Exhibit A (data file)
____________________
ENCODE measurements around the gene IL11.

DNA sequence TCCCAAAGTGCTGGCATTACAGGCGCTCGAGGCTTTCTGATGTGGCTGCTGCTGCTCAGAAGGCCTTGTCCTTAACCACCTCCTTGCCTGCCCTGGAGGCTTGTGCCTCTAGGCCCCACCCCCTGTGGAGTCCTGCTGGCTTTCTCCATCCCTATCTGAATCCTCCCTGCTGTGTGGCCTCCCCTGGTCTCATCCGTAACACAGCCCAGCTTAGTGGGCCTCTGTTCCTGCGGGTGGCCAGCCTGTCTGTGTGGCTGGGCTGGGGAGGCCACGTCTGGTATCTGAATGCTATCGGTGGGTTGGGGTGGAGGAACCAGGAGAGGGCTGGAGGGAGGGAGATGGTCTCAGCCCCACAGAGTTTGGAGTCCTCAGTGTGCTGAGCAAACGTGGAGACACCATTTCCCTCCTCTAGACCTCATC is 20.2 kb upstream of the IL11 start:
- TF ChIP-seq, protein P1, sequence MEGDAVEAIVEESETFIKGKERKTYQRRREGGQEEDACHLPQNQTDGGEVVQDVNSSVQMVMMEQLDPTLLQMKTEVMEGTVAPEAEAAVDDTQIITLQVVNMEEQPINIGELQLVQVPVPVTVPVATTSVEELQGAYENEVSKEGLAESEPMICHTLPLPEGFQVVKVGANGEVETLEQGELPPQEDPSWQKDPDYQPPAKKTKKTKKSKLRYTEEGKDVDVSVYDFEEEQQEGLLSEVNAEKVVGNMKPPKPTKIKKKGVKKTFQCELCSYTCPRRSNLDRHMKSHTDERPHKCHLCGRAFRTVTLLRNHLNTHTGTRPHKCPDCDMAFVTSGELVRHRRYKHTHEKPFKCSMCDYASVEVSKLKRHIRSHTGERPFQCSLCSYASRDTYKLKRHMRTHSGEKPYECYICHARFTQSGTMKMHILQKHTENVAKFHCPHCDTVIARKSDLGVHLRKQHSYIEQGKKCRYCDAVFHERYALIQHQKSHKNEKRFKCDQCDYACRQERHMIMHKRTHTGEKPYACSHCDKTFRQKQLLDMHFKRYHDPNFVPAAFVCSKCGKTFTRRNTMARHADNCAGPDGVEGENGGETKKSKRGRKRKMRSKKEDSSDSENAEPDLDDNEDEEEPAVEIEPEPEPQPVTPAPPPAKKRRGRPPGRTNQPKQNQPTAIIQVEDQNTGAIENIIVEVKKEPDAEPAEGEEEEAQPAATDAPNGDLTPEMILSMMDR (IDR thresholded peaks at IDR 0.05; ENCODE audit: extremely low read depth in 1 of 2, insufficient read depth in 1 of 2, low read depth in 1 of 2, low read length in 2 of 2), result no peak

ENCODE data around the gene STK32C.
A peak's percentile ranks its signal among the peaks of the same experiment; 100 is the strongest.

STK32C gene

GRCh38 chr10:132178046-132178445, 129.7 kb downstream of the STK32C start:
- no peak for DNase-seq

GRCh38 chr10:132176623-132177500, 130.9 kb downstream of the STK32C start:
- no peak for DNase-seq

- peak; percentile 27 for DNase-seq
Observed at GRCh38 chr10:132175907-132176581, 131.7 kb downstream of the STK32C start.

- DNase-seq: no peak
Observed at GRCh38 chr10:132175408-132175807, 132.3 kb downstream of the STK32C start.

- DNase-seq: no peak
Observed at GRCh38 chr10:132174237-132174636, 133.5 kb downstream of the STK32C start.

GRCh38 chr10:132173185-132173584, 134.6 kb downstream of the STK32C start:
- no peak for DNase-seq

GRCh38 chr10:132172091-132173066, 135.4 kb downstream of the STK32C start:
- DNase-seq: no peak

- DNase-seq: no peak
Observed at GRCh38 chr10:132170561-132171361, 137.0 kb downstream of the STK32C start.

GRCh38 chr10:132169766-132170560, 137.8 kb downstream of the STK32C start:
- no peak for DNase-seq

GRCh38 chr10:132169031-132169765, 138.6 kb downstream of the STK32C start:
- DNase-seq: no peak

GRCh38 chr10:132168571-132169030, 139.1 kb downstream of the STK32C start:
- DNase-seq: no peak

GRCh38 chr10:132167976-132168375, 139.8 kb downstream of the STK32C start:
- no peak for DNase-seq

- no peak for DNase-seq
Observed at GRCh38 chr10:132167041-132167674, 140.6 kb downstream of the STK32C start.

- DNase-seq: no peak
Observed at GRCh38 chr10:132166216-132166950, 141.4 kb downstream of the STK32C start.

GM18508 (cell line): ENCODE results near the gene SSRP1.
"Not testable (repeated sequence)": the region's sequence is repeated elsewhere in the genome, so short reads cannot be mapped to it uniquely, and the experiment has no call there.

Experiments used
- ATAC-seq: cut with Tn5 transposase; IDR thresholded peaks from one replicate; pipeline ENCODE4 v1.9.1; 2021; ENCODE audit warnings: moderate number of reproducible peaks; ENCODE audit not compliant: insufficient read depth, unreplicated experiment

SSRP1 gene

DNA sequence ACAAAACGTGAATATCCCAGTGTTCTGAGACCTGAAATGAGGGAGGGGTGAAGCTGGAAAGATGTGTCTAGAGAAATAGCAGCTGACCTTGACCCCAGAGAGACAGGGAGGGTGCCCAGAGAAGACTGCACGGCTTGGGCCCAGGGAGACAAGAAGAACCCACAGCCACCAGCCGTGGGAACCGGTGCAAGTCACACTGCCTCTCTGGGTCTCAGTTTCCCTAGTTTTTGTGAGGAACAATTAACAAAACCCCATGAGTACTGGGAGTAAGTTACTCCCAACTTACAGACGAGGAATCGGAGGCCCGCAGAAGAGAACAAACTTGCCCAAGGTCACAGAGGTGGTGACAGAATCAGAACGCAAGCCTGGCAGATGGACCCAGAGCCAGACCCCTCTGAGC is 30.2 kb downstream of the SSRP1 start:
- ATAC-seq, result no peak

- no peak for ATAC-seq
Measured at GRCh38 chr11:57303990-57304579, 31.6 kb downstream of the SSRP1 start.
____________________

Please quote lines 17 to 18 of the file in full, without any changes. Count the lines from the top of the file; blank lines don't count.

GRCh38 chr10:132173185-132173584, 134.6 kb downstream of the STK32C start:
- no peak for DNase-seq